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Special memories of Newtown

For those who grew up there, the neighborhood of Newtown in Portsmouth near the Navy Yard was a special place.

Houses were close together, and everybody knew everybody. Streets had presidential names like Madison, Harrison, Lincoln and Jefferson. Kids had nicknames like Mouse, Cobble, Goose, Bomber, Tiger and even Jug Headquarters. More than a few were nicknamed Pookie.

David George Jr. was one of those called Pookie. He’s been a Western Branch resident for about 20 years now, but he’s never forgotten his old neighborhood just a few miles away. It’s gone now, torn down for an industrial park, but the memories still remain.

“My love is for my old neighborhood,” said George, who has written many of his memories and done loads of research on Newtown, its history and its residents.

The 90-year-old is currently battling cancer for the second time. He lived a full life after his Newtown childhood — a stint in the Army, a career as a traveling salesman, working at Fort Monroe and then retiring from Shared Hospital Services. He was married to Barbara Jean and had three children, David III, Janis and Barry.

Throughout his life, though, he still thinks often about Newtown and the friends he made there.

“I loved my old neighborhood, and I love the old people,” he said.

Newtown started on the outskirts of the Navy Yard and, at its heyday in the 1940s, numbered some 70 square blocks, 1,100 homes and 61 businesses, according to George’s research on the 1940 census.
The families there didn’t have much, especially when George was growing up.

“We were children of the Great Depression,” George said. “I was born in ’28. We didn’t have anything but whatever you had, you shared and shared equally. We were all in the same boat.”

He can tell stories about Newtown for hours — kids hanging around at Bray’s Pharmacy, riding their bicycles across the city to swim in the creek, even getting hauled down to the police station for teenaged antics.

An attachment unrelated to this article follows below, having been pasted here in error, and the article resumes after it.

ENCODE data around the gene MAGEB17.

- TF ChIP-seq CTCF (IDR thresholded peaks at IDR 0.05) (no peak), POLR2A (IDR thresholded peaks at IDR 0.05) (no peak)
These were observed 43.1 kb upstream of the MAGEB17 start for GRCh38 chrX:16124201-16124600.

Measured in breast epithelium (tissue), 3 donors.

“I don’t think anybody can value it unless you went through it,” George said.

George loved, and missed, Newtown so much that in 1979, he and a group of other Newtown natives formed a committee to host a reunion. The two-day affair took place in June 1980 and had more than 500 guests at a Saturday evening dinner and dance.

“That was the highlight of my life,” George said. “We gave (Jimmy Bray) and Benny Goldlbatt, who owned the other drugstore, awards for putting up with us over the years.”

The committee hoped to have another reunion, but after five years had passed and they started drawing up a list, more than 40 of the original attendees had died.

“I didn’t have the heart to do it without them,” George said.

George is easily one of the oldest surviving natives of Newtown, and he takes his role as historian seriously. Shelves at his home off Bruce Road are filled with notebooks with records, research and memories about Newtown. Photos of old neighborhood sports teams are meticulously labeled. There’s a map of the neighborhood on graphing paper and lists of all the names — and nicknames — he can remember.

He gets most of his material from the history room at the library and hopes his notebooks will be donated there after he’s gone.

“I just love it,” he said. “I’m 90 years old, and I can’t get out of my mind the happy times that we all had.”